Who could forget? At the time, in the fall of 2002, there was such a drumbeat of “information” from top figures in the Bush administration about the secret Iraqi program to develop weapons of mass destruction (WMD) and so endanger the United States. And who—other than a few suckers—could have doubted that Saddam Hussein was eventually going to get a nuclear weapon? The only question, as our vice president suggested on “Meet the Press,” was: Would it take one year or five? And he wasn’t alone in his fears, since there was plenty of proof of what was going on. For starters, there were those “specially designed aluminum tubes” that the Iraqi autocrat had ordered as components for centrifuges to enrich uranium in his thriving nuclear weapons program. Reporters Judith Miller and Michael Gordon hit the front page of The New York Times with that story on September 8, 2002.
Then there were those “mushroom clouds” that Condoleezza Rice, our national security advisor, was so publicly worried about—the ones destined to rise over American cities if we didn’t do something to stop Saddam. As she fretted in a CNN interview with Wolf Blitzer on that same September 8th, “[W]e don't want the smoking gun to be a mushroom cloud.” No, indeed, and nor, it turned out, did Congress!
And just in case you weren’t anxious enough about the looming Iraqi threat, there were those unmanned aerial vehicles—Saddam’s drones!—that could be armed with chemical or biological WMD from his arsenal and flown over America’s East Coast cities with unimaginable results. President George W. Bush went on TV to talk about them and congressional votes were changed in favor of war thanks to hair-raising secret administration briefings about them on Capitol Hill.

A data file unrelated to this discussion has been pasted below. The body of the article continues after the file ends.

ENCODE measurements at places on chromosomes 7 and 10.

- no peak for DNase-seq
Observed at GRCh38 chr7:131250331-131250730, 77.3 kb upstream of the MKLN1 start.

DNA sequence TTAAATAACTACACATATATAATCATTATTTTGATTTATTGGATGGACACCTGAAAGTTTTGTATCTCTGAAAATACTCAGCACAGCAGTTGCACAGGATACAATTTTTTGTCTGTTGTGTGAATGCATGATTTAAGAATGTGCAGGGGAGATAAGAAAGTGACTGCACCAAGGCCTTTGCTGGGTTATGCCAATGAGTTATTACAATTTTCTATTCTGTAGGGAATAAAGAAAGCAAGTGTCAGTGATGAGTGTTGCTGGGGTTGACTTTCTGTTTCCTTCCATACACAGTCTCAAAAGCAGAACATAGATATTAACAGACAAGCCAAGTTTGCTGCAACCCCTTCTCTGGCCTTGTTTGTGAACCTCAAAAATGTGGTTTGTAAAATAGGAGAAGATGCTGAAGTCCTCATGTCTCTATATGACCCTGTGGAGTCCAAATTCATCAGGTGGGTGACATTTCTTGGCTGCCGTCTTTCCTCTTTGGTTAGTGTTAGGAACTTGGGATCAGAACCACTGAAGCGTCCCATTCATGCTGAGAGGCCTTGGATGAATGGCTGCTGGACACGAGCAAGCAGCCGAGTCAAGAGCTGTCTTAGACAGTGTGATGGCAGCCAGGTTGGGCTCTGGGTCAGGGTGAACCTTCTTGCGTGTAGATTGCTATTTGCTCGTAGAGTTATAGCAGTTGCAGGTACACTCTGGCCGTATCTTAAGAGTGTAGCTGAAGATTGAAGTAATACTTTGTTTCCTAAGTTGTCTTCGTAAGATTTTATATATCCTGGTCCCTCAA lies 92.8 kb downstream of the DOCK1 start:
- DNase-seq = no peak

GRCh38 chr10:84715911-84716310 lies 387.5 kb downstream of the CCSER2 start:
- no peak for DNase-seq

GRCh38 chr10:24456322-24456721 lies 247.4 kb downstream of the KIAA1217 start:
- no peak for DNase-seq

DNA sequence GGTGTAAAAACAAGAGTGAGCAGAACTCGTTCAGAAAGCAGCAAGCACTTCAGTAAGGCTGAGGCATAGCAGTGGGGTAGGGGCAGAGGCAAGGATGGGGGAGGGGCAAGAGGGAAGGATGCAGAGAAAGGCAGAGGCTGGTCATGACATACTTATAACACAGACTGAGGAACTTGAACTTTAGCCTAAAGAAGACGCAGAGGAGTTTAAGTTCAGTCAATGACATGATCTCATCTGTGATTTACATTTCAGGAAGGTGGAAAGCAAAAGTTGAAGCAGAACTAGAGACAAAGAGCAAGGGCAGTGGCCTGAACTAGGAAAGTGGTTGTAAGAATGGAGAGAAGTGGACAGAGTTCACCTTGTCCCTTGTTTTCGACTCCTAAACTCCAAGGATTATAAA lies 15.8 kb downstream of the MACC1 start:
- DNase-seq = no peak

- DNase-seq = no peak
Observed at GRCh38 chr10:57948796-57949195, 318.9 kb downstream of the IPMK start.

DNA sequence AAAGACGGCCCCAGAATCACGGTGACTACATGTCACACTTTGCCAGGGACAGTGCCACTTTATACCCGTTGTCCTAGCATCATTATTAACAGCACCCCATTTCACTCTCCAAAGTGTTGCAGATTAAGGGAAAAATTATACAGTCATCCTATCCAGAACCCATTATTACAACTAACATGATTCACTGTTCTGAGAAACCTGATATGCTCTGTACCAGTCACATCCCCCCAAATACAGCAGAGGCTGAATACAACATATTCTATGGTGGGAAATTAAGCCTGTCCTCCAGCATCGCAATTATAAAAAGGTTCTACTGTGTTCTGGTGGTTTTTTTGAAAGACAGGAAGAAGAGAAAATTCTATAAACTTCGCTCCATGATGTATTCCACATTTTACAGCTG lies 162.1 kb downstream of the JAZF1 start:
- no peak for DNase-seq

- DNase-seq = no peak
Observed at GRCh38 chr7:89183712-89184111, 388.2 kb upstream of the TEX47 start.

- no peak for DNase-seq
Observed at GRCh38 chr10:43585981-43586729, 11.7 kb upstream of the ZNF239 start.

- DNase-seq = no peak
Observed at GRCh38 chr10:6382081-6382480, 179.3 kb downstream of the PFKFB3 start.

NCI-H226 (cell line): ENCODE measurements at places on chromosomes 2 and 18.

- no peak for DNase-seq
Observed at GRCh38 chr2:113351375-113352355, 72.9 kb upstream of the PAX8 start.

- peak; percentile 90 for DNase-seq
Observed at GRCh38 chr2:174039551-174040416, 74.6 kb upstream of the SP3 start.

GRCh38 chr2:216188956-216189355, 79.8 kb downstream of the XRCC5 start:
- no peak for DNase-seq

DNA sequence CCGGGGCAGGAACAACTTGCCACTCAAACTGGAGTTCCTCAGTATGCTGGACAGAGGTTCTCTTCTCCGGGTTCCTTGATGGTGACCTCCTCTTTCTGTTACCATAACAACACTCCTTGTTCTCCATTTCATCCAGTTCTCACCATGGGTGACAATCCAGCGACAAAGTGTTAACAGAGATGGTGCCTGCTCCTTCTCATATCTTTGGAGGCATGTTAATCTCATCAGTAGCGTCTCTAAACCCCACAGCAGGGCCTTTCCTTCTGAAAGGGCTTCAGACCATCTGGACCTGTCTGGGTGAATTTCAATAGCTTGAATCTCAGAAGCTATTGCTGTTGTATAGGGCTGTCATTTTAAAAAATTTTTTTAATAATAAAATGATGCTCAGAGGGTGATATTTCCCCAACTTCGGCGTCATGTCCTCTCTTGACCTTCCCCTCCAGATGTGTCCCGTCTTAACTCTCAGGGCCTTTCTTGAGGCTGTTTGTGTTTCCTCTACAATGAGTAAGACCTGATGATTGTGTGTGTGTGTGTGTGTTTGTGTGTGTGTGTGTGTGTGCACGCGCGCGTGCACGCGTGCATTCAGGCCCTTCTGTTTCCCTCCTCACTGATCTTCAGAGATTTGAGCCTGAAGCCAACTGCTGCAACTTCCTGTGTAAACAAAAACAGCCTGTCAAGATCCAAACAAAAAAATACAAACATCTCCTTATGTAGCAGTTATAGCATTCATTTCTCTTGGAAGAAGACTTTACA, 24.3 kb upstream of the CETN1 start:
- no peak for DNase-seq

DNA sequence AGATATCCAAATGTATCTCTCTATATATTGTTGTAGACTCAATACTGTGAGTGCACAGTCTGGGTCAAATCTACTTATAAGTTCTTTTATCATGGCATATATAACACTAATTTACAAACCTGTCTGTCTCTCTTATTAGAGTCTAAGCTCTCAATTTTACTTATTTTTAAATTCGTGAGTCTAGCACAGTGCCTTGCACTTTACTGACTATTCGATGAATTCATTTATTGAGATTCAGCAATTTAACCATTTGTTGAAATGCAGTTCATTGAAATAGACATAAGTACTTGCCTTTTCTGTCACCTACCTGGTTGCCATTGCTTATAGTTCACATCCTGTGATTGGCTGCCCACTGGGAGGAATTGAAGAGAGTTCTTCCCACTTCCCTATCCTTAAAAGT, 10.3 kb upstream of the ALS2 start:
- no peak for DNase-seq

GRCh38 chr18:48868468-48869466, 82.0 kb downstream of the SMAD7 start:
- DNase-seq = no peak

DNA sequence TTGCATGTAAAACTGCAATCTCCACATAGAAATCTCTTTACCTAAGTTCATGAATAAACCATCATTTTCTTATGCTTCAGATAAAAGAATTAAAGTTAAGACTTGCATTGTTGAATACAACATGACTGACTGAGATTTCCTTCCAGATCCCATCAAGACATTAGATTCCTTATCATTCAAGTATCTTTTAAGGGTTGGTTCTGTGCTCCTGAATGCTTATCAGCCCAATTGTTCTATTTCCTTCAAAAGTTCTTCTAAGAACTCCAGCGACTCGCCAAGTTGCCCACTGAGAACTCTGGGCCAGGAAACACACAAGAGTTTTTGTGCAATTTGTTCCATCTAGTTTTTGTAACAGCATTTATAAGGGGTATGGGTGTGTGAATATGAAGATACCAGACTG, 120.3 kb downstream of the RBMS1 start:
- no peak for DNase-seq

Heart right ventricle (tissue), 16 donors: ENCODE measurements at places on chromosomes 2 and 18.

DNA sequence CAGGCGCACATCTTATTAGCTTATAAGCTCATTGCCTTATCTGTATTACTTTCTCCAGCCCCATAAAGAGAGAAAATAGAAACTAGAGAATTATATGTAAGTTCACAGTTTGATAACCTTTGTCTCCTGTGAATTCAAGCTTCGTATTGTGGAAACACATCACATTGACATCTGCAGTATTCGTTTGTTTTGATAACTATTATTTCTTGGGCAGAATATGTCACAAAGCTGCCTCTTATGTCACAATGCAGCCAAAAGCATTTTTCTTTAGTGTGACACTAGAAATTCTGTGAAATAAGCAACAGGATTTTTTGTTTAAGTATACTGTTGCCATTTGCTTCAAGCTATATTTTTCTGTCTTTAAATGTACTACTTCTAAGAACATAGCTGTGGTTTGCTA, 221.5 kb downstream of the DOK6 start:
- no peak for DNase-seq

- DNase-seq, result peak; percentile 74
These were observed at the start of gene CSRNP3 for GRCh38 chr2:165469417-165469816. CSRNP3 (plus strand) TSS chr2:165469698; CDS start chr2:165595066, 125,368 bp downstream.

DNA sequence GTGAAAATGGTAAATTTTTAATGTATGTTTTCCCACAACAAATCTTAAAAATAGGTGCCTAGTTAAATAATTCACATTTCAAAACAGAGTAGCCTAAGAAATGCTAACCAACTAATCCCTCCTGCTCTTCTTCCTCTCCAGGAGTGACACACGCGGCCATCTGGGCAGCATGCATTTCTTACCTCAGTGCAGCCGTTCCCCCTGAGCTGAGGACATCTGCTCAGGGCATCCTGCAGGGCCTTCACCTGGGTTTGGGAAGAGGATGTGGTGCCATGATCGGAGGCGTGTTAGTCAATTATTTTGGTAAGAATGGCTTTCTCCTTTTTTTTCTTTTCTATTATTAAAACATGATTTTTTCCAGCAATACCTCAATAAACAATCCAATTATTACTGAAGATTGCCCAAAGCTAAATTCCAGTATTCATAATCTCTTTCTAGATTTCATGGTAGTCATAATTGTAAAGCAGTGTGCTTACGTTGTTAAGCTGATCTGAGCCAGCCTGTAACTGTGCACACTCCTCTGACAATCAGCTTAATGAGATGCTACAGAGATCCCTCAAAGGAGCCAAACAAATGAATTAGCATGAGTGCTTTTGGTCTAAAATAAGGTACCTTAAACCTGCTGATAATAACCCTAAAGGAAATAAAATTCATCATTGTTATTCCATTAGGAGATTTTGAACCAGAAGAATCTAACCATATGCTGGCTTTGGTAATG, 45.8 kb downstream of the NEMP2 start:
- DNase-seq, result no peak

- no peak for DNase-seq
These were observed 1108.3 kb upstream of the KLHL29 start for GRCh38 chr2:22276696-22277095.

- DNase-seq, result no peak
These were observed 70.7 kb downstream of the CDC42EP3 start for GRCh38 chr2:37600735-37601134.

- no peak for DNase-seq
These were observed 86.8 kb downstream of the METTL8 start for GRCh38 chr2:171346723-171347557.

In the end, it turned out that Saddam had no weapons program, no nuclear bomb in the offing, no centrifuges for those aluminum pipes, no biological or chemical weapons caches, and no drone aircraft to deliver his nonexistent weapons of mass destruction (nor any ships capable of putting those nonexistent robotic planes in the vicinity of the US coast). But what if he had? Who wanted to take that chance? Not Vice President Dick Cheney, certainly. Inside the Bush administration he propounded something that journalist Ron Suskind later dubbed the “one percent doctrine.” Its essence was this: if there was even a 1 percent chance of an attack on the United States, especially involving weapons of mass destruction, it must be dealt with as if it were a 95-100 percent certainty.